It was a lively Saturday afternoon in east London’s Mile End. Groups of people streamed through residential streets on their way to a music festival in the local park; booming bass could be heard from the surrounding houses.

One five-year-old girl who lived in the area had an idea. She had been to her school’s summer fête recently and looked longingly at the stalls. She loved the idea of setting up her own stall, and today was a good day for it.

“She eventually came round to the idea of selling lemonade,” her father André Spicer tells me. So he and his daughter went to their local shop to buy some lemons. They mixed a few jugs of lemonade, the girl made a fetching A4 sign with some lemons drawn on it – 50p for a small cup, £1 for a large – and they carried a table from home to the end of their road. 

“People suddenly started coming up and buying stuff, pretty quickly, and they were very happy,” Spicer recalls. “People looked overjoyed at this cute little girl on the side of the road – community feel and all that sort of stuff.”

But the heart-warming scene was soon interrupted. After about half an hour of what Spicer describes as “brisk” trade – his daughter’s recipe secret was some mint and a little bit of cucumber, for a “bit of a British touch” – four enforcement officers came striding up to the stand.

Three were in uniform, and one was in plain clothes. One uniformed officer turned the camera on his vest on, and began reciting a legal script at the weeping five-year-old.

“You’re trading without a licence, pursuant to x, y, z act and blah dah dah dah, really going through a script,” Spicer tells me, saying they showed no compassion for his daughter. “This is my job, I’m doing it and that’s it, basically.”

The girl burst into tears the moment they arrived.

“Officials have some degree of intimidation. I’m a grown adult, so I wasn’t super intimidated, but I was a bit shocked,” says Spicer. “But my daughter was intimidated. She started crying straight away.”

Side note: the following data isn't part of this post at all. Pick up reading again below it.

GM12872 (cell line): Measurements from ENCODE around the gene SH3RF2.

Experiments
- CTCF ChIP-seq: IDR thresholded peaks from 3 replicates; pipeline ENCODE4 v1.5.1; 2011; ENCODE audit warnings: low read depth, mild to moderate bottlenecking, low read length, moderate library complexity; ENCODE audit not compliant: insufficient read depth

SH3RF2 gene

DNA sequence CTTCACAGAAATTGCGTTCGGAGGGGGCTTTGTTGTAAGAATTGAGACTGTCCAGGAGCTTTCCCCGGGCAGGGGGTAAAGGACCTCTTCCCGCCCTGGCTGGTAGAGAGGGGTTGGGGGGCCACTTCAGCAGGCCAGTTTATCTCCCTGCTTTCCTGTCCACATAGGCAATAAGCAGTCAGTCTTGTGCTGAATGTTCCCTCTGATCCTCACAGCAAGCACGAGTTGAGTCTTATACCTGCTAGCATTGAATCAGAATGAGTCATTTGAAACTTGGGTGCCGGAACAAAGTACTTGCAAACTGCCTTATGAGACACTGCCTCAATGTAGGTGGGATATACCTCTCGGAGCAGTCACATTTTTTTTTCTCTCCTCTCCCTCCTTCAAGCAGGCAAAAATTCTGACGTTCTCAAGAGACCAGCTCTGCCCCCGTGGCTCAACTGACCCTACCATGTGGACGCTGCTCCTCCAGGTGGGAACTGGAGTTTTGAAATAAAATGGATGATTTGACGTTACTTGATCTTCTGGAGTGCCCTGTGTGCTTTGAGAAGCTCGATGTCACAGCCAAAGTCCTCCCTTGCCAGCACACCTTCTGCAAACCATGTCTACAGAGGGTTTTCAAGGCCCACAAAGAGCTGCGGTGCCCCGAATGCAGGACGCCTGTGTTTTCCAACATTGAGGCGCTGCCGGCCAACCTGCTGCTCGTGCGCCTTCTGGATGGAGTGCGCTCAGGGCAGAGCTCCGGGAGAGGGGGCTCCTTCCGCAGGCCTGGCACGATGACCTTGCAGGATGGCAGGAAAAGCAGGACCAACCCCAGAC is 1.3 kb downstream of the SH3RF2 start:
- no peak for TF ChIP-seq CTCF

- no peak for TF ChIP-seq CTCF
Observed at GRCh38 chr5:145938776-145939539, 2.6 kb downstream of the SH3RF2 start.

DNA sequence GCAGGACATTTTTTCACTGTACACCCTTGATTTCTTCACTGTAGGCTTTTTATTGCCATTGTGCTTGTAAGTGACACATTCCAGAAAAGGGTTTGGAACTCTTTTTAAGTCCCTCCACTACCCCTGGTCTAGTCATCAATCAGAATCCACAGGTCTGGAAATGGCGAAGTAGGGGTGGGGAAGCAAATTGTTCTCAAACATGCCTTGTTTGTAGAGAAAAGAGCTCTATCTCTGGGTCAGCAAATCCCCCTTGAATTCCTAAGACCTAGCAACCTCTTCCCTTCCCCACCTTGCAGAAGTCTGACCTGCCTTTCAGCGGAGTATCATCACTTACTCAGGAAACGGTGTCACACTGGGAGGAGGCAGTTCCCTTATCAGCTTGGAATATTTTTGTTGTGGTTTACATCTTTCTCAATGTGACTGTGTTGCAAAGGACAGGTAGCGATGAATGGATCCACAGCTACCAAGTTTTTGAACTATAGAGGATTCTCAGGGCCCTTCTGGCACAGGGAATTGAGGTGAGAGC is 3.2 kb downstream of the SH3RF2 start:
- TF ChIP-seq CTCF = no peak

As they continued to recite their legalese, her father picked her up to try to comfort her – but that didn’t stop the officers giving her stall a £150 fine and handing them a penalty notice. “TRADING WITHOUT LICENCE,” it screamed.


Picture: André Spicer

“She was crying and repeating, ‘I’ve done a bad thing’,” says Spicer. “As we walked home, I had to try and convince her that it wasn’t her, it wasn’t her fault. It wasn’t her who had done something bad.”

She cried all the way home, and it wasn’t until she watched her favourite film, Brave, that she calmed down. It was then that Spicer suggested next time they would “do it all correctly”, get a permit, and set up another stand.

“No, I don’t want to, it’s a bit scary to do it again,” she replied. Her father hopes that “she’ll be able to get over it”, and that her enterprising spirit will return.

The Council has since apologised and cancelled the fine, and called on its officials to “show common sense and to use their powers sensibly”.

But Spicer felt “there’s a bigger principle here”, and wrote a piece for the Telegraph arguing that children in modern Britain are too restricted.

He would “absolutely” encourage his daughter to set up another stall, and “I’d encourage other people to go and do it as well. It’s a great way to spend a bit of time with the kids in the holidays, and they might learn something.”

A fitting reminder of the great life lesson: when life gives you a fixed penalty notice, make lemonade.

Anoosh Chakelian is senior writer at the New Statesman.